Visitors can learn about a device that helps monitor glucose levels of dogs and cats, a rover that can explore Mars, and see a smart chessboard that lights up with potential moves and student-made rockets that can fly to 10,000 feet.

Hillary Le, of Vietnam, is about to graduate with a bachelor’s degree in chemical engineering and a master’s degree in materials science and engineering. She is the project leader for a device she hopes will recognize emotions and predict dreams.

Visitors will wear a headset to have their brainwaves monitored. An AI model will be used to predict six different emotions the visitors may be experiencing, including feeling happy, sad, and angry. The device is in the prototype stage, but she plans to test it out on willing subjects prior to Imagine RIT.

“I’m very excited to show people this technology and have people try it out,” said Le, who has been working on her project with a team of computer science and software engineering students for a year. “This is definitely going to be the technology of the future that hopefully will relate emotions to memory and memory to dreams to predict what people are dreaming at night.”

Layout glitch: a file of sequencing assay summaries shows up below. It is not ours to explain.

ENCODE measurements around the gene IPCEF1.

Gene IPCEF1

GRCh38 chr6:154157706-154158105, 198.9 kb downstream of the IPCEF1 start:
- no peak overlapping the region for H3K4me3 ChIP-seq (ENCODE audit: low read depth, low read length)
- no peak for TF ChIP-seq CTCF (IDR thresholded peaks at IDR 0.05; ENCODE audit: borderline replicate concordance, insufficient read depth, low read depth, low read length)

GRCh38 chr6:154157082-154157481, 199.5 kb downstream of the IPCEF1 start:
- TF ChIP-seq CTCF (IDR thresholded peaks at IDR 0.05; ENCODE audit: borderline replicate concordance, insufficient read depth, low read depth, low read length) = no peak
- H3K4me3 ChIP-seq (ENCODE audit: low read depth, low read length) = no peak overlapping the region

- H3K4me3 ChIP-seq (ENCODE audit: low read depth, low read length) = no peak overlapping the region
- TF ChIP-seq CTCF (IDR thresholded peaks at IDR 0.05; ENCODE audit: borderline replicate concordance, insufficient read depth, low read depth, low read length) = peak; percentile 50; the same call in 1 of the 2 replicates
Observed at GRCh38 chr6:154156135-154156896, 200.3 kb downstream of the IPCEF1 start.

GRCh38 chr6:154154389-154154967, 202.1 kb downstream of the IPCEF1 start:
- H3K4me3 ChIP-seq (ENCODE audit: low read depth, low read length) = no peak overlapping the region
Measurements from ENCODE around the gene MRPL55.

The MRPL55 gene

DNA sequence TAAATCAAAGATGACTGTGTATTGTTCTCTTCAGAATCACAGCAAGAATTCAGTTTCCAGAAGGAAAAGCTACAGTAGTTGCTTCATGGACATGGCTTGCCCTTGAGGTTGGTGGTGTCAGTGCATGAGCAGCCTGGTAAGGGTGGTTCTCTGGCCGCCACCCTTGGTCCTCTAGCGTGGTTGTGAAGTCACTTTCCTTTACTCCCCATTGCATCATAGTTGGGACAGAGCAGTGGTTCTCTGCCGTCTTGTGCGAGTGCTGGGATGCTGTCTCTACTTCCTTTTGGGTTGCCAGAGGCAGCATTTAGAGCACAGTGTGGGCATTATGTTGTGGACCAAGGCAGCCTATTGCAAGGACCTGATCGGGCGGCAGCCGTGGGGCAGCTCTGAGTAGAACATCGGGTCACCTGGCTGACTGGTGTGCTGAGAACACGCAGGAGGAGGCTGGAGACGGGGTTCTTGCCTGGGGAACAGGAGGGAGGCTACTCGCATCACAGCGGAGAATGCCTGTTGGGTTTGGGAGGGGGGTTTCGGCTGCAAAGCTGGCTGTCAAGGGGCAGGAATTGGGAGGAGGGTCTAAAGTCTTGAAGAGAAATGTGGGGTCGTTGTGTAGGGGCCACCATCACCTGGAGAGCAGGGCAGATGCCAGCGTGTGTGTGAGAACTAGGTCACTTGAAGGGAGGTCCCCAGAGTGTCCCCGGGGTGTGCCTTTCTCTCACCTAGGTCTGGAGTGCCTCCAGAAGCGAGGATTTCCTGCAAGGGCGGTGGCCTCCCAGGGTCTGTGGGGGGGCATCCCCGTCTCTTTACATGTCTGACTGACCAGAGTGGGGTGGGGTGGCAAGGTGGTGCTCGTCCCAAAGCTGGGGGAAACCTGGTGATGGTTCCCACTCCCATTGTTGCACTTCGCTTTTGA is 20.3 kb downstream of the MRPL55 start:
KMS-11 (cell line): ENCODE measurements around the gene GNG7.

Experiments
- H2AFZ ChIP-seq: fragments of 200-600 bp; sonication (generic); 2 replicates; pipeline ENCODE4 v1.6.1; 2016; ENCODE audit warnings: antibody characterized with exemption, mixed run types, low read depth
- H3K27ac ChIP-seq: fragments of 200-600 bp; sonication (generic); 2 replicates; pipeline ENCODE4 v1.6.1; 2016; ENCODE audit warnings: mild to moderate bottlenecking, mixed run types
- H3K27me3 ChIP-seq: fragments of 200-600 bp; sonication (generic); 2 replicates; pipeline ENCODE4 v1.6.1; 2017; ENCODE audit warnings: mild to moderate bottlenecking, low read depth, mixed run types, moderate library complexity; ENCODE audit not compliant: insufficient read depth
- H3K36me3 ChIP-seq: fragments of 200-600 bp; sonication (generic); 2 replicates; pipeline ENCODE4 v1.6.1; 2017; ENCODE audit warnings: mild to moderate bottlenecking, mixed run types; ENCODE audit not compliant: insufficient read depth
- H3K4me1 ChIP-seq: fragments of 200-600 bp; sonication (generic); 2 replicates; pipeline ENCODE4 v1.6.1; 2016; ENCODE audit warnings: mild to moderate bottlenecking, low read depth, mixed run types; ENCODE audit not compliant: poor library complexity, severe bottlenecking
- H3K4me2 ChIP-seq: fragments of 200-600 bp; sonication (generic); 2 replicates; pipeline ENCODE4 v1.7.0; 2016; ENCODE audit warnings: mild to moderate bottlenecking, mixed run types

Another exhibit related to prediction also uses new technology and is meant to be thought provoking. Haruspex: The AI Oracle Reads Your Future will use GPT-based artificial intelligence to interpret tarot cards drawn by visitors. The exhibit encourages visitors to consider the implications of new technology and the power they hold over their own future.

ZenBuddy, an interactive robotic assistant, was programmed by RIT faculty and staff to destigmatize mental health issues, especially for children. Using an algorithm, ZenBuddy talks, blinks, show happy facial expressions, and says positive things. It also can flash hearts around its face.

Faculty and students from civil engineering technology are enabling visitors to make their own concrete tiger paw souvenir, and decorate it if they wish, in the Concrete Tiger Paw and Modern Construction Materials exhibit. Visitors will learn about sustainable construction materials as well.

Joseph Schneggenburger, a fourth-year electrical engineering major from Irondequoit, N.Y., and Anna Kasper, a fourth-year biology major from St. Louis Park, Minn., will be showing their Deaf Athlete Notification System they have been working on for more than a year. An athlete can wear the device like an armband and receive vibrations to notify to look at the coach or play differently.